Mitch Landrieu was elected mayor of New Orleans on Saturday by a much larger margin than even the latest polls predicted, with a convincing 65 percent of the vote.
Landrieu’s easy victory seemed unlikely given the city’s reputation for racial polarization and the wide field of opponents, but the mayor-elect’s campaign and get-out-the-vote strategies yielded a mandate from every section of the city.
Campaign insiders had begun whispering about Landrieu’s improving poll numbers throughout the last week of the campaign, but I did not learn of anyone tracking him at over 60 percent. Even on Election Day, the latest and best poll numbers I heard from anyone put Mitch Landrieu at 58 percent of the vote.
What did everyone miss?
Without an intimate knowledge of the polling methodology of each campaign, I can only offer my best speculation.
1. Turnout was lower than expected
For weeks, everyone assumed that because of Mardi Gras and the Saints, voter turnout would be low. After higher-than-expected participation during the early voting period, some assumed Election Day turnout would be at least average. Then Election Day turnout conformed to the original expectations; the early voters were disproportionately chronic voters, not representative of a highly motivated electorate.
2. An aura of inevitability
Troy Henry didn’t win particularly high marks when he called a press conference to criticize the media for reporting that Mitch Landrieu held a commanding lead in the race for mayor, calling such stories discouraging to other voters. While I’m not convinced the media’s reports were the primary contributors to low turnout, especially since it is now clear that the media largely undersold Landrieu’s lead, voters do sometimes perceive when an election is going to be a blowout. During a weekend full of distractions, someone who was casually leaning toward someone other than Mitch Landrieu might have derived a sense that Landrieu’s victory was assured from an informal aggregate poll of friends, family, and media reports and just decided to check out the parades or stock up on tailgating supplies instead of going to the polls.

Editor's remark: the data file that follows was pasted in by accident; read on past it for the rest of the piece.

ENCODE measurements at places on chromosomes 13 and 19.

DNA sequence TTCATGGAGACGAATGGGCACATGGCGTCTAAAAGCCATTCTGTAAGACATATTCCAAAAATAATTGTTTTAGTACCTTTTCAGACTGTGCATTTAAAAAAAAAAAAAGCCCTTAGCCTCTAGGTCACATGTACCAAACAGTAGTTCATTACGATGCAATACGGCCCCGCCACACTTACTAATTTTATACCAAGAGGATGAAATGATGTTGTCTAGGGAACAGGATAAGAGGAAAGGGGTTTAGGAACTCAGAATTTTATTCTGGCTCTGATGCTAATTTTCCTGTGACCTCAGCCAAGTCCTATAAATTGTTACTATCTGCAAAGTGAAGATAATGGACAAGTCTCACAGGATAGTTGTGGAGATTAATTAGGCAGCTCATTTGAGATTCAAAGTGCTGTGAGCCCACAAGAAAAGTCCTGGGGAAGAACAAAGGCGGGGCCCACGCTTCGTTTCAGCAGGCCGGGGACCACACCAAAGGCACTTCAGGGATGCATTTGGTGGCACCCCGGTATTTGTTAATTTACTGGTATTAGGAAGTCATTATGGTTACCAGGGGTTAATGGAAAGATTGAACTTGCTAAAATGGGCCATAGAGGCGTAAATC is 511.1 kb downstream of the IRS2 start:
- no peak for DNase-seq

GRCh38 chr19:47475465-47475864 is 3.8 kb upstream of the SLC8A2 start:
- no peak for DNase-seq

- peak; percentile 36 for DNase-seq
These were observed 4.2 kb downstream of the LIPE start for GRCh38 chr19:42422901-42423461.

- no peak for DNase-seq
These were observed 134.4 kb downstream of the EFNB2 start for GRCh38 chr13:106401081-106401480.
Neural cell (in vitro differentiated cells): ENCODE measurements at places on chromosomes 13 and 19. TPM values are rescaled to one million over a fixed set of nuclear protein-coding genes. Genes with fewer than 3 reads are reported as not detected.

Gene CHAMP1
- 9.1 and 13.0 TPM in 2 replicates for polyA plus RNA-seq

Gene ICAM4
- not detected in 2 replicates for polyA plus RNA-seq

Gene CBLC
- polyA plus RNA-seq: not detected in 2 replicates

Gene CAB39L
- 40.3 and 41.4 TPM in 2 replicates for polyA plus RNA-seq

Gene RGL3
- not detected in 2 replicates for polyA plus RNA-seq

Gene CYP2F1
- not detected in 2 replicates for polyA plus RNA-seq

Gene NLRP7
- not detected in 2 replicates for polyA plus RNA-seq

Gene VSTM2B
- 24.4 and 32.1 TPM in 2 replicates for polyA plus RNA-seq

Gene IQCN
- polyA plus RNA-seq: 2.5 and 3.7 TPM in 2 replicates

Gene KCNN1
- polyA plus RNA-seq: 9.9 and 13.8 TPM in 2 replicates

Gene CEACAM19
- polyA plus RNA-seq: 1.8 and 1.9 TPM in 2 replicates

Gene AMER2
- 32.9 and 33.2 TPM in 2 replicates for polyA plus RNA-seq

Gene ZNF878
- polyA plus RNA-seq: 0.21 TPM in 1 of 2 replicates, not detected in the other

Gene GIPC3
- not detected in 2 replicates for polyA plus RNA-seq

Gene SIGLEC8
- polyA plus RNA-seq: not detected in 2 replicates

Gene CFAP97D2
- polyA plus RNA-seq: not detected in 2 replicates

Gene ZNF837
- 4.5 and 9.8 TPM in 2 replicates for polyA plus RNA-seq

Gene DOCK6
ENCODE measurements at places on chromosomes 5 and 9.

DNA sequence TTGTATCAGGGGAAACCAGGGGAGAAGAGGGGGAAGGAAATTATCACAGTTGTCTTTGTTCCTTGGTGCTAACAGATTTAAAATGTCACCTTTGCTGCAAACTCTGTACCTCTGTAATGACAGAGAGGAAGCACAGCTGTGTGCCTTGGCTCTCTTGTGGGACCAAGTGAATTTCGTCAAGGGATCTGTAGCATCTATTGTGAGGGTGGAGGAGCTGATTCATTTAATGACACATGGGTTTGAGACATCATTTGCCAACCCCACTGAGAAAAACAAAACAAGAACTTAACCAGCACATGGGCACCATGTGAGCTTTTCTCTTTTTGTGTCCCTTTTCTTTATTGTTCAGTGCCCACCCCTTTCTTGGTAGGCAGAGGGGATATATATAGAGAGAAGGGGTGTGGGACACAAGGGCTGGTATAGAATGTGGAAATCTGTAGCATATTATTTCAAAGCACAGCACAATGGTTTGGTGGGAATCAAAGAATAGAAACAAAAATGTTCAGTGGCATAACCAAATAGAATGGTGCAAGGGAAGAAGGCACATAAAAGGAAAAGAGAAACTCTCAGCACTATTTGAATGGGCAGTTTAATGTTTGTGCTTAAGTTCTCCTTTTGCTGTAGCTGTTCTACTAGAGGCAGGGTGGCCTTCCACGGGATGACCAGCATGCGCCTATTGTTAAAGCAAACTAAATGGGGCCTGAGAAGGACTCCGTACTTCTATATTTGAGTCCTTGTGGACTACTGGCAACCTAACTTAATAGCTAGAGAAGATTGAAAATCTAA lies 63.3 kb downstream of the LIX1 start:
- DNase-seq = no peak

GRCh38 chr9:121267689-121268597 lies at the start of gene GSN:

3. Landrieu’s get-out-the-vote operation
The Landrieu family knows how to run political campaigns. Landrieu already had his own large sphere of support and was able to secure more from other established socio-political networks in the African American community, especially from COUP and LIFE, two long-standing political organizations. The two competitive candidates, Henry and John Georges, had to build their get-out-the-vote operations. Georges maybe had some residual networks from his ill-fated run for governor but Henry was starting from scratch.
One common theme from all of the polls, publicly released or otherwise, was the high percentage of undecided voters. Landrieu’s large margin of victory indicates both that Landrieu earned his share of undecided voters and that many of those he didn’t convince chose to stay home.
Still, it is entirely possible that Mitch Landrieu could have won this race had he qualified in December, immediately decamped to Aruba for the next eight weeks and run no campaign at all. While a certain set of circumstances contributed to larger-than-expected margin of victory on Election Day, the larger political dynamics behind Landrieu’s win demand further examination.